Preferred books for the first steps with Julia?

Dear Juliafriends

I’m totally new to Julia, in other words a beginner, but I’m interested to get more details for becoming familiar with Julia.
@TheCedarPrince kindly recommended JuliaAcademy to learn more, a good opportunity. Independent of JuliaAcademy and the other online tutorials I would like to have a printed book about Julia as an addition for the first steps in learning Julia - the reason for the latter is, that when not sitting at my desktop then I like reading books :wink: , printed books more than ebooks.
I have seen that there is a category Books mentioning a lot of Julia related books. I would like to know, which of those books do you prefer for the first steps of Julia beginners?

If it’s the wrong place to ask that question here, then feel free to move it to a more correct one.



Tanmay Teaches Julia for Beginners
by Tanmay Bakshi


Depends also on whether you begin with Julia or with programming in general. Did you program before?


No I’m not beginning with programming in general, not from scratch.
In the past I have used Freepascal, not very extensively, but for a while. Against this backdrop I know programming in general, shall say not all bifurcations, but I know the main features.
So by implication, beginning with programming in general = No, wanting to begin with Julia = Yes.

Keeping this in mind, suggestions/ideas regarding books for the first steps with Julia are welcome.

Think Julia is very good. Think Julia: How to Think Like a Computer Scientist


Thanks together, I think I’ll probably choose the “Think Julia” which @PetrKryslUCSD suggested.

I think it’s more oriented towards people who are new to programming in general. The book’s introduction says This book is for anyone who wants to learn to program. No formal prior knowledge is required.

Steven, as I am not new to programming in general - shall say do have some prior knowledge from former times - and only Julia is new for me, which book would you recommend dealing with Julia?

If you’re experienced with programming in general, I would recommend the manual. (If you need a paper version, then omitting the standard-library reference chapters it’s about 450 pages, which you can print and bind for about $30, but that does seem like a waste of paper.)


In general, my advice for picking a textbook on any subject is to look up the same specific topic in every book and see what it says. You’ll quickly find that some books speak to you and others do not.

Unfortunately, this is harder without having a sample copy of a book, e.g. at a library. The next best thing is to read a sample of each book online.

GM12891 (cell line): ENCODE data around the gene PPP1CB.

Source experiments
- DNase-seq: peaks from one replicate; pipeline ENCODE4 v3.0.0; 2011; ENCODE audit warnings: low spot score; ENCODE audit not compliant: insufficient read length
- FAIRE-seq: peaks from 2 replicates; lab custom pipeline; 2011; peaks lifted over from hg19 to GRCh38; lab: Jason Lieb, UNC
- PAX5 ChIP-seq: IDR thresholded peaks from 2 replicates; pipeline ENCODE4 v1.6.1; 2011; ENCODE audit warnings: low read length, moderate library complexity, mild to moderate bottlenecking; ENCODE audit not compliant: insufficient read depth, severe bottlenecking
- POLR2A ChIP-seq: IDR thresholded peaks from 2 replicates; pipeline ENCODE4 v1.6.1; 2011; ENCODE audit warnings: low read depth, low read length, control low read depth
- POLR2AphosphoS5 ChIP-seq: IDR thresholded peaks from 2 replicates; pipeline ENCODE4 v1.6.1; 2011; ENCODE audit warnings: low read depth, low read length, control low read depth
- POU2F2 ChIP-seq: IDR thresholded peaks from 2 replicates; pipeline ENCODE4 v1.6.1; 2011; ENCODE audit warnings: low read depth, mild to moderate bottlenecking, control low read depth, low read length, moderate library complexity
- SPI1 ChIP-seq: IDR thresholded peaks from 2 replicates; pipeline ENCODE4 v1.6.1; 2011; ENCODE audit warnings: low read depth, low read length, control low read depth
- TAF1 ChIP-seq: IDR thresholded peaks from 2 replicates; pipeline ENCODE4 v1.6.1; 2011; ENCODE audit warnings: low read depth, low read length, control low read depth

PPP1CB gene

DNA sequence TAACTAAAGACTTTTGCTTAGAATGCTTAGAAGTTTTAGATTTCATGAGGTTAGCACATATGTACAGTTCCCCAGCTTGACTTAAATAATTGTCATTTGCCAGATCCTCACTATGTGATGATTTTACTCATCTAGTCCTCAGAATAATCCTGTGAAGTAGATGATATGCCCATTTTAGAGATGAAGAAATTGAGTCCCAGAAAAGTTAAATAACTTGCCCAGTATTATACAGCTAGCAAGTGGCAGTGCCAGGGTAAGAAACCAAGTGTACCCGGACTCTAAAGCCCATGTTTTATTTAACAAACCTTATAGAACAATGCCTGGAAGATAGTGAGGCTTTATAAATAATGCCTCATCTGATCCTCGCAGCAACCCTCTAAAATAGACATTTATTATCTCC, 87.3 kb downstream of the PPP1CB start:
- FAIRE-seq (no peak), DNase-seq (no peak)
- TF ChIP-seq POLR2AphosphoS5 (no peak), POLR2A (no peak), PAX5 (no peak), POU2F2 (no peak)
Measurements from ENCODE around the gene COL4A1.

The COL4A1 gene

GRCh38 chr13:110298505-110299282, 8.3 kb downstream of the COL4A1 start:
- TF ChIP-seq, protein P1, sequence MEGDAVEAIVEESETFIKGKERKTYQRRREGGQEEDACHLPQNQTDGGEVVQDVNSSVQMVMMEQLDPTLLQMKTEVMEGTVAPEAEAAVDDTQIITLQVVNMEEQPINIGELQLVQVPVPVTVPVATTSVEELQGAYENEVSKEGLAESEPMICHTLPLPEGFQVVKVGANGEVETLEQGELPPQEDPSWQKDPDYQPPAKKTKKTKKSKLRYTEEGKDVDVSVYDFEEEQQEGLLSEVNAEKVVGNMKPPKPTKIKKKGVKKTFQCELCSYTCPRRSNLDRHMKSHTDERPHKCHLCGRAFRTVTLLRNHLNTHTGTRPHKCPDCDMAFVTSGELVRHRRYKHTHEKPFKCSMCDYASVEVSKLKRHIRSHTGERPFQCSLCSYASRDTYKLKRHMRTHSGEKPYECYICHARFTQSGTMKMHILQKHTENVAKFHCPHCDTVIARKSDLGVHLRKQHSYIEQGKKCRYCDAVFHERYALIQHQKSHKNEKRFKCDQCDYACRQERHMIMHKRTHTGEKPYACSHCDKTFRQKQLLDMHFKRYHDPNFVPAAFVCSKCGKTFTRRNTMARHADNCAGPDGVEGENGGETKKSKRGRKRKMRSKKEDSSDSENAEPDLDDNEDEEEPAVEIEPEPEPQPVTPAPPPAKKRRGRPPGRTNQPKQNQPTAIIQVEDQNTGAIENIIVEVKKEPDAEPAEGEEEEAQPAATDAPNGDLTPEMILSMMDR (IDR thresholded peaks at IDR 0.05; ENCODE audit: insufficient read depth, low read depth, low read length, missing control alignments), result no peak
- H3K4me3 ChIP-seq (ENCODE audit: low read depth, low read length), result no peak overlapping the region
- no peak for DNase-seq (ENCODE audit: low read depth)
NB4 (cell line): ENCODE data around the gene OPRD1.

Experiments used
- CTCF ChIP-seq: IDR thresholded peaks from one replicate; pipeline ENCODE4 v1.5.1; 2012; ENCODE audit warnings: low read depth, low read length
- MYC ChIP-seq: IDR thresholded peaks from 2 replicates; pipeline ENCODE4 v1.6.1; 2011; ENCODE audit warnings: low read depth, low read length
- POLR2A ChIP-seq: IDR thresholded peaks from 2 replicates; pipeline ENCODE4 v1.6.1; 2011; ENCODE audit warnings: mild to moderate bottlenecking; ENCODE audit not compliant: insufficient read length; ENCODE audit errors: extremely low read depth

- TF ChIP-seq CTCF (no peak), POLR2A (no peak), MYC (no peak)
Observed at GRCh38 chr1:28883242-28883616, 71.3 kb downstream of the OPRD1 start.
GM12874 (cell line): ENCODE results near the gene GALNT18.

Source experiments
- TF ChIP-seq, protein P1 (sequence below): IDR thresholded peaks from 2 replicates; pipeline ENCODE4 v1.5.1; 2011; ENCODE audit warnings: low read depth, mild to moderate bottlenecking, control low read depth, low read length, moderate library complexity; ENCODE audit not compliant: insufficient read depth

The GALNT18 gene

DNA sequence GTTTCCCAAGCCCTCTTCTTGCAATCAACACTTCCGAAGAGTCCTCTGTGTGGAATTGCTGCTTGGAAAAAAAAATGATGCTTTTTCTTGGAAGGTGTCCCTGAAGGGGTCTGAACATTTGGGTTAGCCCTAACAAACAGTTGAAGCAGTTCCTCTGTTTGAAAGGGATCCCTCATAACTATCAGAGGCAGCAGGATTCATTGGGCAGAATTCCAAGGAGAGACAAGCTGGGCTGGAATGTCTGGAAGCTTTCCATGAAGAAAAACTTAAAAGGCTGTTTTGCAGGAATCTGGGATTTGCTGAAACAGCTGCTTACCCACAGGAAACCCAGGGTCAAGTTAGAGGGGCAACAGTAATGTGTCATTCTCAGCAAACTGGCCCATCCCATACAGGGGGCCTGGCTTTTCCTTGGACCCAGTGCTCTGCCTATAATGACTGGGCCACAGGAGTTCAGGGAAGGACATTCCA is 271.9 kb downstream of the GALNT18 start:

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Thanks :slightly_smiling_face: , Steven.

For people who actually do know how to program but don’t have deeper computer science background (most working scientist including ML guys) I find the Julia Tutorial by Jesús Fernández-Villaverde from the UPenn right on money. Anything deeper than that would involve multi year standard CS education starting from Structure and Interpretation of Computer Programs and involving at least several different languages. Most scientist neither have the time nor need for such deep understanding.

When I say people who know how to program I mean people who know a bit more than a single domain specific language (MATLAB comes to mind) and preferably a language that is useful for scientific computing.


What languages do you have experience in?

I have a spare copy of this volume as new and unused at half price plus postage, If anyone is interested.

I have two copies of Tanmay Teaches Julia for Beginners :slightly_smiling_face:. I let others borrow the second copy when I am helping them become familiar with Julia, as some are reasonably new to programming.

I agree that Think Julia is well written and a useful resource when learning Julia, I like it as the first reference.

Jane Herriman’s Introduction to Jula is a real asset for newcomers.

I have some knowledge in Freepascal and its IDE, but I would never define my knowledge as top range, let’s say my Freepascal knowledge is about mid-range. I realise that I have to learn a lot regarding Julia, keeping that in mind I am looking for good Julia books for getting some background knowledge as support for the first programming steps with Julia.